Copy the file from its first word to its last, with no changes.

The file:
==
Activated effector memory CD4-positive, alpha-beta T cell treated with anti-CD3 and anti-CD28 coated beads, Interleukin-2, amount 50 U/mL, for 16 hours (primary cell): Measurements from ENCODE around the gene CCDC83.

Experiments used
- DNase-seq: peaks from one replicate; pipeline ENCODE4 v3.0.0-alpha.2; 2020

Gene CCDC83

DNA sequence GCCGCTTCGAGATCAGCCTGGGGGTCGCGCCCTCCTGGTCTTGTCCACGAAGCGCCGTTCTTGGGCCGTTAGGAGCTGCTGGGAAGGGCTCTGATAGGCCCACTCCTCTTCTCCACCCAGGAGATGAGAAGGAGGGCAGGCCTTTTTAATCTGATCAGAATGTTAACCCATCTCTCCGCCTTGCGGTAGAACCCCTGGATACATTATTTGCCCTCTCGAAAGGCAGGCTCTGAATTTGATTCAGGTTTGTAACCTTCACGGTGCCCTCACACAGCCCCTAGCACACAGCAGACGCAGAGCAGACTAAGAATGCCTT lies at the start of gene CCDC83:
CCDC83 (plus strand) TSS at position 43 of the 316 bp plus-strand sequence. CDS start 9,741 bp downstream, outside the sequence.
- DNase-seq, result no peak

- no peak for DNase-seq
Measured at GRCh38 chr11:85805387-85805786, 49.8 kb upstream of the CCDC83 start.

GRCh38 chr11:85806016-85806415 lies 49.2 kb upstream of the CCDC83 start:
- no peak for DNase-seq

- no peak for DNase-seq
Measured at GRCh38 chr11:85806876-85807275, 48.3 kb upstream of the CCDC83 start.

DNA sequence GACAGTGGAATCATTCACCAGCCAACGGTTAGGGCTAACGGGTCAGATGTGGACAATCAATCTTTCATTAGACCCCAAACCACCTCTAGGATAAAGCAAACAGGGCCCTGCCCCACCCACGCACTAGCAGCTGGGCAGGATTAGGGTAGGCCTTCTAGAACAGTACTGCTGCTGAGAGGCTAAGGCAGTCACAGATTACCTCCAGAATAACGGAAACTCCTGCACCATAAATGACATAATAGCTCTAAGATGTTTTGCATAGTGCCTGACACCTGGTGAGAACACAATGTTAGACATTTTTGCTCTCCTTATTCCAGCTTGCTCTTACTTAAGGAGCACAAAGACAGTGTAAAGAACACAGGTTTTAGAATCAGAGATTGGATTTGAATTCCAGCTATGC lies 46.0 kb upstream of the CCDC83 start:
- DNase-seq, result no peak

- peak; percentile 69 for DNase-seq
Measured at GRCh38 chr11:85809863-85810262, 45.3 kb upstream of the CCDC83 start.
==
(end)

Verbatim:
Activated effector memory CD4-positive, alpha-beta T cell treated with anti-CD3 and anti-CD28 coated beads, Interleukin-2, amount 50 U/mL, for 16 hours (primary cell): Measurements from ENCODE around the gene CCDC83.

Experiments used
- DNase-seq: peaks from one replicate; pipeline ENCODE4 v3.0.0-alpha.2; 2020

Gene CCDC83

DNA sequence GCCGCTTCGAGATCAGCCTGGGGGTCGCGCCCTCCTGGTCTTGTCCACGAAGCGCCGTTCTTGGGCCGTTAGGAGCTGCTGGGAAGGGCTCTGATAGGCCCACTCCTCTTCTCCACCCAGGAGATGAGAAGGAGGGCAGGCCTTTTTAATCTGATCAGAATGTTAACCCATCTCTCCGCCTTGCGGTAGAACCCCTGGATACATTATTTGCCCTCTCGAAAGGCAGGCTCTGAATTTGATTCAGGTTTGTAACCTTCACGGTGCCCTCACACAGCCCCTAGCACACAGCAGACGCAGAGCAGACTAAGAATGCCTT lies at the start of gene CCDC83:
CCDC83 (plus strand) TSS at position 43 of the 316 bp plus-strand sequence. CDS start 9,741 bp downstream, outside the sequence.
- DNase-seq, result no peak

- no peak for DNase-seq
Measured at GRCh38 chr11:85805387-85805786, 49.8 kb upstream of the CCDC83 start.

GRCh38 chr11:85806016-85806415 lies 49.2 kb upstream of the CCDC83 start:
- no peak for DNase-seq

- no peak for DNase-seq
Measured at GRCh38 chr11:85806876-85807275, 48.3 kb upstream of the CCDC83 start.

DNA sequence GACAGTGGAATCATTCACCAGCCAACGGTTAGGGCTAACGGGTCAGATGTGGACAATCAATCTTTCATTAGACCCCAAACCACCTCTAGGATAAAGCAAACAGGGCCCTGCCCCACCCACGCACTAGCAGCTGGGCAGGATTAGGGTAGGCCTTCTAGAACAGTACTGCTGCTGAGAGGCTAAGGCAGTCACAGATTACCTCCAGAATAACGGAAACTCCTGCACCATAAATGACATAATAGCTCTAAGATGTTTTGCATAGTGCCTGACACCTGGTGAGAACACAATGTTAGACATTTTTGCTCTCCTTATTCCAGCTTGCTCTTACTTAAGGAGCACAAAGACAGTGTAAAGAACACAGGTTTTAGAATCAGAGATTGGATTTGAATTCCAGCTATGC lies 46.0 kb upstream of the CCDC83 start:
- DNase-seq, result no peak

- peak; percentile 69 for DNase-seq
Measured at GRCh38 chr11:85809863-85810262, 45.3 kb upstream of the CCDC83 start.